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Ontario government to slash funding to Toronto Public Health, officials say

WATCH ABOVE: Thursday afternoon Chair of the Toronto Board of Health Joe Cressy tweeted Ontario government’s plans to cut $1 billion over the next ten years from Toronto Public Health. Erica Vella has reaction from the mayor and the Province's response.

Toronto Public Health officials say the Ontario government will be making a major cut to the agency’s annual funding, sparking serious concerns about the agency’s ability to deliver a wide variety of services.

Coun. Joe Cressy, who also serves as chair of Toronto’s Board of Health, and Mayor John Tory said it would mean $1 billion less in funding over a 10-year period.

According to Toronto Medical Officer of Health Dr. Eileen de Villa, City of Toronto staff were told on Thursday by provincial officials that the Ontario government would be cutting its share of public health funding by 25 per cent (down to 50 per cent from 75 per cent).

READ MORE: Peterborough Public Health ‘gravely concerned’ about provincial funding cuts

In its 2019 City of Toronto budget submission, public health staff said the department had a gross budget of $255 million — offset by $190.8 million from a variety of revenue sources.

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Toronto Public Health is responsible for a wide variety of services, including school immunization programs, protection from infectious diseases, inspecting restaurants, pools and beaches as well as ensuring safe drinking water.

“Public health is an investment in our people and our communities … investments in public health keep our city and residents safe, healthy and strong,” de Villa wrote in a statement to Global News Thursday afternoon.

“This change will have significant negative impacts on the health of Toronto residents and we are extremely disappointed to hear this news.”

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Cressy slammed the reduction in funding after learning about the news on Thursday, calling the announcement “callous,” “cruel” and “short-sighted.”

“Evidence has shown that the diseases we prevent today represent the health-care costs we save tomorrow,” he wrote in a statement.

“I say this without an ounce of exaggeration — because of today’s announced cuts, people will die.”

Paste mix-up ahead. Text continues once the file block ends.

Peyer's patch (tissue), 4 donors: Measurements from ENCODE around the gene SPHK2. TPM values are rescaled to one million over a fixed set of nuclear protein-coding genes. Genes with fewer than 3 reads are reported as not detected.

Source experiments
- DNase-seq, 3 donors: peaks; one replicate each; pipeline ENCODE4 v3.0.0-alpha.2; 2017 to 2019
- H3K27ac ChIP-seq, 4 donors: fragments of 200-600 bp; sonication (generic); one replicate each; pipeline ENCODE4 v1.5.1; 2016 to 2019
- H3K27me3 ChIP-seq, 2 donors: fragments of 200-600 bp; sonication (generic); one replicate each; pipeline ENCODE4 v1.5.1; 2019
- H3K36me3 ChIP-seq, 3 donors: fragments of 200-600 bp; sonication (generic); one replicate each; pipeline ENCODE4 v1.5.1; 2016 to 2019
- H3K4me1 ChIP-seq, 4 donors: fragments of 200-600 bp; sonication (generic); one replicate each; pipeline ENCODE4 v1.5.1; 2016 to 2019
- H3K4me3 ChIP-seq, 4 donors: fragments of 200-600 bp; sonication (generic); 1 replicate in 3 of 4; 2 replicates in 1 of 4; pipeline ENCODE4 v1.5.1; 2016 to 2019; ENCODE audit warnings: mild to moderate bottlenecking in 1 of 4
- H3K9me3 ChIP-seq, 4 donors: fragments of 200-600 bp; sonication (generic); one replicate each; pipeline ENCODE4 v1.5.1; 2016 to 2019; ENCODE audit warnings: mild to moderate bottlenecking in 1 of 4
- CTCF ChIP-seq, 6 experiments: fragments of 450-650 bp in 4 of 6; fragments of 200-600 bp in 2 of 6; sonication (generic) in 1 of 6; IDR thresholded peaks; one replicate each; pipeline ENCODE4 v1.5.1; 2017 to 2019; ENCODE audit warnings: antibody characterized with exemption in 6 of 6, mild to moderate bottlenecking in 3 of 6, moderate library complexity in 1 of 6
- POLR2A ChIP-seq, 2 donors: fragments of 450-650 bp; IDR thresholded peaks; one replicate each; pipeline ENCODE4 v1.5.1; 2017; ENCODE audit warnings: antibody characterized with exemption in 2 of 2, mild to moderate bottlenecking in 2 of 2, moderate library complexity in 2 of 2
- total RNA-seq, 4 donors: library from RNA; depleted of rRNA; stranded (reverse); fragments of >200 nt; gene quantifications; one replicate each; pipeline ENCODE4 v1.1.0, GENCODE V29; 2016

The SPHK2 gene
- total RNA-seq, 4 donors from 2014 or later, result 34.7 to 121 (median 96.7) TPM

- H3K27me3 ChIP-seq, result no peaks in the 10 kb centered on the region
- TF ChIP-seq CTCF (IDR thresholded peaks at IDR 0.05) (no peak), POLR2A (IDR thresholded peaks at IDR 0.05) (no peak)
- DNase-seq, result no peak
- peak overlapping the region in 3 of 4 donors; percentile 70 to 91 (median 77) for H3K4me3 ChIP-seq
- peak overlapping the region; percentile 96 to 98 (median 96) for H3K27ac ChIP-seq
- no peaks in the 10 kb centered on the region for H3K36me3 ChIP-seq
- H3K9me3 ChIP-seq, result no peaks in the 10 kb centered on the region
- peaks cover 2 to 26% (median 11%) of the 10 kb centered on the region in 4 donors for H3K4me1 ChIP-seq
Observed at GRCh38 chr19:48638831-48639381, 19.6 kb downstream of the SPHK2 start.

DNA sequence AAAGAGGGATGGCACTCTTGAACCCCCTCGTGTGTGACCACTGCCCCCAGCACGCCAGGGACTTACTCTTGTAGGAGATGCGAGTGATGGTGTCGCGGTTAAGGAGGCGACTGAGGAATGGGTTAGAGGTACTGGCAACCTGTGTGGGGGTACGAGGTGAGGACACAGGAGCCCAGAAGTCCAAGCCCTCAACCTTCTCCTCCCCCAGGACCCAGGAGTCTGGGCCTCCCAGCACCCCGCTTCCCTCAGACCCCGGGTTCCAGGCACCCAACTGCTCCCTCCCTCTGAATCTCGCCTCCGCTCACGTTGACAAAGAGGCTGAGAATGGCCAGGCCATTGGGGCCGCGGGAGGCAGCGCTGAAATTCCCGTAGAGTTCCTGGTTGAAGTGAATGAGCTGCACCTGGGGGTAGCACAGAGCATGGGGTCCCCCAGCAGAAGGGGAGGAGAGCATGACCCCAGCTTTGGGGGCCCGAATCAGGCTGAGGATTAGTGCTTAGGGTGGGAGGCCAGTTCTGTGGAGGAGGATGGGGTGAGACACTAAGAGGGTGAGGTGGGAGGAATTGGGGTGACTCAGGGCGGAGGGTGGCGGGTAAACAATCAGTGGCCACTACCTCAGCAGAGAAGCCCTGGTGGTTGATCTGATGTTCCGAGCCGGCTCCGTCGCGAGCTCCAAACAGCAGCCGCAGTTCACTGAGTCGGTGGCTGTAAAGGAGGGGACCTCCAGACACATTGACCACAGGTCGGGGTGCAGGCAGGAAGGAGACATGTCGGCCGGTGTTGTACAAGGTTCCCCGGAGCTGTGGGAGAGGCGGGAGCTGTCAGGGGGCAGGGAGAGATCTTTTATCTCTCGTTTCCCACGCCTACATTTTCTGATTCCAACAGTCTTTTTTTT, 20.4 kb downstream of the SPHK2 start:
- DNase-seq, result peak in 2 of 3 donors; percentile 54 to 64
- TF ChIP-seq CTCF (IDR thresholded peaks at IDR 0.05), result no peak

WATCH: Toronto Board of Health Chair Joe Cressy tweeted on Thursday that the Ontario government plans to cut $1 billion over the next ten years from Toronto Public Health. Erica Vella reports.
$1B to be cut from Toronto Public Health over next 10 years, Joe Cressy says
$1B to be cut from Toronto Public Health over next 10 years, Joe Cressy says

Tory said he viewed the announcement as a “targeted attack on the health of our entire city, in particular, the health of Toronto’s most vulnerable people.

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“The Toronto Public Health budget has historically been funded by the province for a reason: these are programs which protect people’s health and many programs which keep people out of hospitals and, ultimately, saves healthcare costs,” he said.

“It is inconceivable why the Ontario government would want to single out Toronto, Ontario’s capital and economic engine, for harsher treatment when we know a healthy city is a prosperous city.”

As part of the 2019 budget, the Ontario government said it would establish 10 regional public health entities and 10 new regional boards of health. The document noted there are 35 public health units across the province. Officials said the current public health unit model doesn’t provide consistent delivery of services. The document said the changes would mean more efficiencies and better “alignment” with Ontario’s health-care system.

READ MORE: Ontario budget proposes consolidating 35 public health units into 10 regional entities

When asked for comment about the $1-billion cut figure quoted by Tory and Cressy, Ontario Health Minister Christine Elliott’s press secretary didn’t directly confirm it and accused Cressy of “misrepresenting the facts” as part of “an effort to fear monger and sow confusion.” Hayley Chazan said the government is “strengthening the role of municipalities” in delivering public health services.

“We are working directly with our municipal partners as we slowly shift the cost-sharing funding model over the next three years to reflect municipalities’ stronger role, including an increased role on the autonomous boards of health that will govern the new system and ensuring that municipalities have a real voice in better matching public health investments with local community needs,” she wrote in a statement to Global News.

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“We have every expectation that all public health units across Ontario will continue to be properly funded, including Toronto.”

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